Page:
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Cover for Household Consumption and Long-Term Interest Rates
dc.contributor.advisorBednarzik, Roberten
dc.creatoren
dc.date.accessioned2015-06-01T16:46:00Zen
dc.date.available2015-06-01T16:46:00Zen
dc.date.created2015en
dc.date.issueden
dc.date.submitted01/01/2015en
dc.identifier.otherAPT-BAG: georgetown.edu.10822_760961.tar;APT-ETAG: 7a4f5baa58689d2e67672138963186b0; APT-DATE: 2017-02-15_09:33:34en
dc.identifier.urien
dc.descriptionM.P.P.en
dc.description.abstractFollowing the financial crisis there were many questions raised about the proper role and efficacy of monetary and fiscal policy. One such area of debate surrounds the effects of changes to interest rates have on household consumption. This paper use Consumer Expenditure Survey data along with state base Mortgage Interest Rate Survey data to estimate this relationship. The analysis finds a slight but significant positive correlation suggesting that households contracted their spending when interest rates went down. These findings suggest that there are other important factors that determined consumption spending, and that monetary and fiscal policy makers should aim to understand what caused households to lower their spending even as interest rates fell.en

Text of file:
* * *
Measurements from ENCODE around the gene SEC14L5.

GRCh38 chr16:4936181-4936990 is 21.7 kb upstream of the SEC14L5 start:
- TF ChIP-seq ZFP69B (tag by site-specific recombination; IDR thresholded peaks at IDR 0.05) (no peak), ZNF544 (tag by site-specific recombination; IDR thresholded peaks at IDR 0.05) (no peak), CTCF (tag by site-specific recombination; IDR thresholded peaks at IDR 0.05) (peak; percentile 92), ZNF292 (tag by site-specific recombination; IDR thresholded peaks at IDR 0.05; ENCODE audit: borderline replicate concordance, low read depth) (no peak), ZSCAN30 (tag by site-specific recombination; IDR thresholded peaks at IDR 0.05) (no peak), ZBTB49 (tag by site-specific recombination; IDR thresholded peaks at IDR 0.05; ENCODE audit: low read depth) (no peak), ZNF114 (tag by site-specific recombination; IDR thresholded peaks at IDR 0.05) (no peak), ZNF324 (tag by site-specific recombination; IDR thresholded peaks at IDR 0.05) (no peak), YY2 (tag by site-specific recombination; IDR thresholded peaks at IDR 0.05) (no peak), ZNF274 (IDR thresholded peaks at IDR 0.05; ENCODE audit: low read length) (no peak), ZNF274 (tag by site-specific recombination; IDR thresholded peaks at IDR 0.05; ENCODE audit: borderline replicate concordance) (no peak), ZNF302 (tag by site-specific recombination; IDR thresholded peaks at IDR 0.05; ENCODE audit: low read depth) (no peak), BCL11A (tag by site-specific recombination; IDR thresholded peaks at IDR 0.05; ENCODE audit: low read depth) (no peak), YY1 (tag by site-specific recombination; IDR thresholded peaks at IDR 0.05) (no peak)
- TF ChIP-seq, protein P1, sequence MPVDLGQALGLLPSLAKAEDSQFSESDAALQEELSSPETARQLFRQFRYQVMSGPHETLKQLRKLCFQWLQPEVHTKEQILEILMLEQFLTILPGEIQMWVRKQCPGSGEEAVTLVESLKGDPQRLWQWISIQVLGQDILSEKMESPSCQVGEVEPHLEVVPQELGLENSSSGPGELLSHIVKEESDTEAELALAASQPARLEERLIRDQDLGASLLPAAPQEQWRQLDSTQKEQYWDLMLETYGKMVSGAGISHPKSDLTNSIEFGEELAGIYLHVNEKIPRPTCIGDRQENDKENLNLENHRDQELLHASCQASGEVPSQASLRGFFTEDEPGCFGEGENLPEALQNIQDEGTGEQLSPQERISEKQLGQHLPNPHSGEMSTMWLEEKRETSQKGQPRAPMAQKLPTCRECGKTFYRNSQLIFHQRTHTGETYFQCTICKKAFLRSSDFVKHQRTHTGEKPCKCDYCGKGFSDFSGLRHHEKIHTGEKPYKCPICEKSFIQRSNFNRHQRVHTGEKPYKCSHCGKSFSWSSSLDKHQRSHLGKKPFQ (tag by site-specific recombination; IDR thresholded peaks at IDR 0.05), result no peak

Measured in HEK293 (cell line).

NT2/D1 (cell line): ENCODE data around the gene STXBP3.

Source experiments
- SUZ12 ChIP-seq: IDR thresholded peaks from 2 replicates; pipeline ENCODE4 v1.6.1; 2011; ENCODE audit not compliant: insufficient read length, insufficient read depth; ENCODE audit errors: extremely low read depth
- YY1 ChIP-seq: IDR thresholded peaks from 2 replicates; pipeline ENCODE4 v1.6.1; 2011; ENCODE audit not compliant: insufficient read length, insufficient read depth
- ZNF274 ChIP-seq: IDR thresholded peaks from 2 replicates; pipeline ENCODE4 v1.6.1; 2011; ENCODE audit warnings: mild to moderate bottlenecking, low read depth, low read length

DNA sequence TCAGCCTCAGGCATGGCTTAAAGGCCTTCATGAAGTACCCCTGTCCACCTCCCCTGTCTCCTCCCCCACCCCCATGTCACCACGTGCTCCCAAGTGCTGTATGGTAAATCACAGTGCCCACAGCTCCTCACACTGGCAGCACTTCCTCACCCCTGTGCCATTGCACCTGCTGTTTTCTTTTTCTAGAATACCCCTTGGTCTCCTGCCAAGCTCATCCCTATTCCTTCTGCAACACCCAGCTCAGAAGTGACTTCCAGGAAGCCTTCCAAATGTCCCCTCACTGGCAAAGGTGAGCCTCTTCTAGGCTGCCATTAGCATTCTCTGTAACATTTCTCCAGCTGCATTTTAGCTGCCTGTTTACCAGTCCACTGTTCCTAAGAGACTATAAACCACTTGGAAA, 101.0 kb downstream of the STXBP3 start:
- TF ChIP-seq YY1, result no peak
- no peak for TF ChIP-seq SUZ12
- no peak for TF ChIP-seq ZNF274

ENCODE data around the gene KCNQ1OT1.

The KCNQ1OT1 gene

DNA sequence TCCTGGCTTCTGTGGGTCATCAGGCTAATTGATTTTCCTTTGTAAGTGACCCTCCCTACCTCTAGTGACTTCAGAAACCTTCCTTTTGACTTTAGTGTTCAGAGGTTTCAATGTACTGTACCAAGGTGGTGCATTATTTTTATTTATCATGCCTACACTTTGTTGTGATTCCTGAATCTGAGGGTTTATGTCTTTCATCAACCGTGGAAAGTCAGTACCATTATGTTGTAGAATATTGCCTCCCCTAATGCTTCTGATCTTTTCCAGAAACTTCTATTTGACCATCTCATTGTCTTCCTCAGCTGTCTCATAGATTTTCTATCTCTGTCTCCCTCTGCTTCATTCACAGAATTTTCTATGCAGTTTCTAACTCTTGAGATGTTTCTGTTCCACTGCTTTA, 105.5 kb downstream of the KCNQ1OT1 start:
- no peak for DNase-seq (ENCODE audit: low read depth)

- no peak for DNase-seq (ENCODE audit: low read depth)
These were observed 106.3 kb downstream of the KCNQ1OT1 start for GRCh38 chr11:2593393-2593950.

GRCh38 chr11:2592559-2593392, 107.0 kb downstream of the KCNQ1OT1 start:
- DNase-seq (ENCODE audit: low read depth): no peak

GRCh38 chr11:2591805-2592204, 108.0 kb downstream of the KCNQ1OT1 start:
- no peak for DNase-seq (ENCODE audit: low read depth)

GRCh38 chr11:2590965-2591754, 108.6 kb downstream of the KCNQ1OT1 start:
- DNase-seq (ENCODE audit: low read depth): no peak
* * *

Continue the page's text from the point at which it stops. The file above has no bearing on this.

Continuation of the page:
dc.formatPDFen
dc.format.extent27 leavesen
dc.languageenen
dc.publisherGeorgetown Universityen
dc.sourceGeorgetown University-Graduate School of Arts & Sciencesen
dc.sourcePublic Policy & Policy Managementen
dc.subject.lcshEconomicsen
dc.subject.lcshPublic policyen
dc.subject.otherEconomicsen
dc.subject.otherPublic policyen
dc.titleHousehold Consumption and Long-Term Interest Ratesen
dc.typethesisen


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